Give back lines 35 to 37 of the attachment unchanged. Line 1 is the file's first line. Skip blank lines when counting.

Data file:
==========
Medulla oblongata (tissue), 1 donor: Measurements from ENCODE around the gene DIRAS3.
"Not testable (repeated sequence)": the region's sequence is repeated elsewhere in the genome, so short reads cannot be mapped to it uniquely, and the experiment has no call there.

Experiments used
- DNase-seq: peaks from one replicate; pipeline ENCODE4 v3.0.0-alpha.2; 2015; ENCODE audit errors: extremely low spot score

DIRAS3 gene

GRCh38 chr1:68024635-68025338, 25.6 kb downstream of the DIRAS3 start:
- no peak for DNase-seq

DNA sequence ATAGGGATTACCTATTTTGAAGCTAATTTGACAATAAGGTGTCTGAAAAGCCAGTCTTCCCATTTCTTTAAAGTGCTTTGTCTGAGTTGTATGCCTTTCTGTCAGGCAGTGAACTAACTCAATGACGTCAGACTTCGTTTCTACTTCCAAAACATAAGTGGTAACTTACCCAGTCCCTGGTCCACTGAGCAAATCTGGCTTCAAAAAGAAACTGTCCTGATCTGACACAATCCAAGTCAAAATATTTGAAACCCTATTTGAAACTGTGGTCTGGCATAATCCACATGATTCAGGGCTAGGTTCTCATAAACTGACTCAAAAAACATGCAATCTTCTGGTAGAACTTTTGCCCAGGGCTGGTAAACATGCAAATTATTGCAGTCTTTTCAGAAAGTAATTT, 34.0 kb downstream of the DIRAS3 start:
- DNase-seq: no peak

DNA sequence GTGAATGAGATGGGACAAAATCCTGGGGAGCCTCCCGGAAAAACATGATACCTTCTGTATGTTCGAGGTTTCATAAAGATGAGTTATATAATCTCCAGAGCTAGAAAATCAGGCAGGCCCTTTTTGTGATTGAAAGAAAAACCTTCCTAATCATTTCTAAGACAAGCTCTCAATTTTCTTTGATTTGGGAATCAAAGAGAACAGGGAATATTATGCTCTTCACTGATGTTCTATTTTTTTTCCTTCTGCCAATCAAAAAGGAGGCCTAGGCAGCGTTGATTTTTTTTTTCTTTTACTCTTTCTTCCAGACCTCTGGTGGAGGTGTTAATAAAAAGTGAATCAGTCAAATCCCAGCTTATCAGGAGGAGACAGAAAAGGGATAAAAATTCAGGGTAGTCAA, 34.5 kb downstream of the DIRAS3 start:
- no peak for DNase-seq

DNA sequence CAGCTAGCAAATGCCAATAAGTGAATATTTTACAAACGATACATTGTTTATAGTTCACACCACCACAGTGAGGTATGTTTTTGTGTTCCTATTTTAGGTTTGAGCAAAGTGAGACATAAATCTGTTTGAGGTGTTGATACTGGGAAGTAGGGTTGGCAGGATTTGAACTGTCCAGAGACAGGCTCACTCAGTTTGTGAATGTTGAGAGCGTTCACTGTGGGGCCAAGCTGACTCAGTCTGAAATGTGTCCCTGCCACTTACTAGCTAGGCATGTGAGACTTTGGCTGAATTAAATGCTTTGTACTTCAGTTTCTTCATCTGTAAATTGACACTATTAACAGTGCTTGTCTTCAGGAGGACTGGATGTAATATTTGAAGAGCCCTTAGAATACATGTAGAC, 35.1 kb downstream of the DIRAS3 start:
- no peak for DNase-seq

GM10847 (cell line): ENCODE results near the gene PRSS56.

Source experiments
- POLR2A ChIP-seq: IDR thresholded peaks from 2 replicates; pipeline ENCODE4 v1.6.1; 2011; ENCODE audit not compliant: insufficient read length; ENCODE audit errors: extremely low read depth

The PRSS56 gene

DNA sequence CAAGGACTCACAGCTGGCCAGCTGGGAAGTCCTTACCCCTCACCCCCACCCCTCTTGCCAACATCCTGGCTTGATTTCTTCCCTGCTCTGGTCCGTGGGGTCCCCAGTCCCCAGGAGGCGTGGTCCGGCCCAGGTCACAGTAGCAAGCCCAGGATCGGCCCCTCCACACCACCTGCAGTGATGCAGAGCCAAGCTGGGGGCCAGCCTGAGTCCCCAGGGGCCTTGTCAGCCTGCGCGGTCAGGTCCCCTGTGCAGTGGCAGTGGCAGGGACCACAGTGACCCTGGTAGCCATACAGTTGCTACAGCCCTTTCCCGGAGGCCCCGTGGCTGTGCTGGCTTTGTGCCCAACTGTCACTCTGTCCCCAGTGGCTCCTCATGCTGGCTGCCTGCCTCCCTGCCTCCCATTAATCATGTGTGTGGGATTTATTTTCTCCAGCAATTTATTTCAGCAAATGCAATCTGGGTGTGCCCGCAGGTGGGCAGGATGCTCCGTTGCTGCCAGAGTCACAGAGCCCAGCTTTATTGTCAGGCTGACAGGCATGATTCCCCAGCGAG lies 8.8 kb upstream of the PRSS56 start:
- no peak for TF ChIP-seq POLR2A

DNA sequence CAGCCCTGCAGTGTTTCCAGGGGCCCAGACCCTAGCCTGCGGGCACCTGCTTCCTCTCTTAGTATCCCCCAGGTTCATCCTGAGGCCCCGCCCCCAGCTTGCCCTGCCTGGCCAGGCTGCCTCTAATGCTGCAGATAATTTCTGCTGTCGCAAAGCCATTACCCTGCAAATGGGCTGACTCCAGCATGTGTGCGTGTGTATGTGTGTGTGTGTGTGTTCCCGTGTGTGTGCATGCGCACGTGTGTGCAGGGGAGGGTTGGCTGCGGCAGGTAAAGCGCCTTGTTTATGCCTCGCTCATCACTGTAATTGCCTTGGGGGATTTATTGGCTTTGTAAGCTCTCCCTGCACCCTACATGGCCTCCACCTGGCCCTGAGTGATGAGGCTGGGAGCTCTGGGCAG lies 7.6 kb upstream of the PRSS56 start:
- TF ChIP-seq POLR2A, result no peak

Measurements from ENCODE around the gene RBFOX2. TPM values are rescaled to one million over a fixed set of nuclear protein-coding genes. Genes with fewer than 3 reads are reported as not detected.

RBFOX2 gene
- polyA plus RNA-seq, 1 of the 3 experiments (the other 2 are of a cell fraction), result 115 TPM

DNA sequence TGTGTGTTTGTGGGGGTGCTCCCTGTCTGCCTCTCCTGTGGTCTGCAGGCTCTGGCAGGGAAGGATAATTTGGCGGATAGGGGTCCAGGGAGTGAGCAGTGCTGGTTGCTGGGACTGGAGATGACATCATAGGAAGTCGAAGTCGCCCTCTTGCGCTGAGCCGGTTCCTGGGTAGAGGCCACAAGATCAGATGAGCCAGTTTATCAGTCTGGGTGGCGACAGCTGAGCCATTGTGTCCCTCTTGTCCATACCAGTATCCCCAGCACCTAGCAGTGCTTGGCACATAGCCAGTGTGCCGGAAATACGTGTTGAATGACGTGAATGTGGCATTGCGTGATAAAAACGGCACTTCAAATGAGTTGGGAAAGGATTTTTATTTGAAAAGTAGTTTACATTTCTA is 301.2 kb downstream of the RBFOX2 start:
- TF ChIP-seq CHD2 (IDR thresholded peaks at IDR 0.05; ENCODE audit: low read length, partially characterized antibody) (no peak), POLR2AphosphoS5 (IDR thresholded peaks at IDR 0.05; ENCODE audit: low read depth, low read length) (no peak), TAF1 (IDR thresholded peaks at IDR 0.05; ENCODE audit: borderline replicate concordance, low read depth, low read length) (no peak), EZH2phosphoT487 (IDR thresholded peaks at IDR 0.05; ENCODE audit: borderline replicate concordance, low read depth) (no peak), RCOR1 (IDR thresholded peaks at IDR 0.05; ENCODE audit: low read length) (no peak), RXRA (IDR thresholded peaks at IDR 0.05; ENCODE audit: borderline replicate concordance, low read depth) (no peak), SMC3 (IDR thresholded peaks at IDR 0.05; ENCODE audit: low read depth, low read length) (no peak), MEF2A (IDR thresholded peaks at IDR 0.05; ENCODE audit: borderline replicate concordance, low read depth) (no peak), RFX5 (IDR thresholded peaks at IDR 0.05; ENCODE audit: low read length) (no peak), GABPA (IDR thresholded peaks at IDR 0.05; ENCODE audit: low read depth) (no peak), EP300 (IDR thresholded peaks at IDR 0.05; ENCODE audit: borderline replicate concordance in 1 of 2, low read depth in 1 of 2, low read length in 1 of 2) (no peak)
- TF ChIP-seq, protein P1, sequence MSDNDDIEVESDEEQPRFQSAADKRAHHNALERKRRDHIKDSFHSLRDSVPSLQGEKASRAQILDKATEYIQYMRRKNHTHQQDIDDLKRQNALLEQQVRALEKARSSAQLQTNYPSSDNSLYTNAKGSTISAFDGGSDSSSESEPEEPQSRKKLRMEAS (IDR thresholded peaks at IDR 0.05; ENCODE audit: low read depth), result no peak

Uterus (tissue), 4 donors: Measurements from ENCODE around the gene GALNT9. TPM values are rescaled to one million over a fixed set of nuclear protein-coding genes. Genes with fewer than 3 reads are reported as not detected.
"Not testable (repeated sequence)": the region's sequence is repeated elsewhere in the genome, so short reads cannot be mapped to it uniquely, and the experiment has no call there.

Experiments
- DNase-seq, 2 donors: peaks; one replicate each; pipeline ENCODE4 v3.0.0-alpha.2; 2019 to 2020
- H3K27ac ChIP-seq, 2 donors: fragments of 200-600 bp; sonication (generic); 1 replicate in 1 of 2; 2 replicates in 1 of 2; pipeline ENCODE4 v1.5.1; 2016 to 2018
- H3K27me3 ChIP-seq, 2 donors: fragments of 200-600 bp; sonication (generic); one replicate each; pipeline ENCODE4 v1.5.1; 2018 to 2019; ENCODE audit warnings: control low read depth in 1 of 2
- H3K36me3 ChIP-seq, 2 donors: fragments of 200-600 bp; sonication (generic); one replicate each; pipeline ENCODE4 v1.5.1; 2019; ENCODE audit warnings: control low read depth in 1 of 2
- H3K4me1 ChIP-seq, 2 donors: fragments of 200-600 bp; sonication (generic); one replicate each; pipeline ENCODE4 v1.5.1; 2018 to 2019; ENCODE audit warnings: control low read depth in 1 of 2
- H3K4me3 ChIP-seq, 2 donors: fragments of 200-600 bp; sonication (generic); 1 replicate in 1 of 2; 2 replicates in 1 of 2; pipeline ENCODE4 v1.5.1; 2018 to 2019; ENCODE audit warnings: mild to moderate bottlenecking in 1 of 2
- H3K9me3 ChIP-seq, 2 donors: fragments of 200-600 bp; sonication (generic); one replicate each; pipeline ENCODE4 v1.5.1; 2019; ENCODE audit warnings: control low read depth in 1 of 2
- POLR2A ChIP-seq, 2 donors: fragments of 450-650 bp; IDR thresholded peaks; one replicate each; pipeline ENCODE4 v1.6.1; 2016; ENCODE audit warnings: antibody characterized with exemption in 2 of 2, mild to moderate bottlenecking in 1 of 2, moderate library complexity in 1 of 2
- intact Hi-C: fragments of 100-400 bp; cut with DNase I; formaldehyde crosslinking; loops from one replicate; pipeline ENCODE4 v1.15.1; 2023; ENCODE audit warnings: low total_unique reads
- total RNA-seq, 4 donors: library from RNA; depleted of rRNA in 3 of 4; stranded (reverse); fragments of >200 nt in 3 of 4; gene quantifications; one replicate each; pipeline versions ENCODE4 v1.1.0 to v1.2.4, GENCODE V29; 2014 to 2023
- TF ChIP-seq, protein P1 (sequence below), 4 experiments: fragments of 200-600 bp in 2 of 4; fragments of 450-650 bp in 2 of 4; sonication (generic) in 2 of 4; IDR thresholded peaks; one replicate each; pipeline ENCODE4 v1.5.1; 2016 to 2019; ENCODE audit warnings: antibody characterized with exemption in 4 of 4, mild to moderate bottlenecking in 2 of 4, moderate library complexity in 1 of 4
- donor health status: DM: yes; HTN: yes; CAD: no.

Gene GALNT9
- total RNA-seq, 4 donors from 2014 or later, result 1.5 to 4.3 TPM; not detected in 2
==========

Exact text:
- H3K4me1 ChIP-seq, 2 donors: fragments of 200-600 bp; sonication (generic); one replicate each; pipeline ENCODE4 v1.5.1; 2018 to 2019; ENCODE audit warnings: control low read depth in 1 of 2
- H3K4me3 ChIP-seq, 2 donors: fragments of 200-600 bp; sonication (generic); 1 replicate in 1 of 2; 2 replicates in 1 of 2; pipeline ENCODE4 v1.5.1; 2018 to 2019; ENCODE audit warnings: mild to moderate bottlenecking in 1 of 2
- H3K9me3 ChIP-seq, 2 donors: fragments of 200-600 bp; sonication (generic); one replicate each; pipeline ENCODE4 v1.5.1; 2019; ENCODE audit warnings: control low read depth in 1 of 2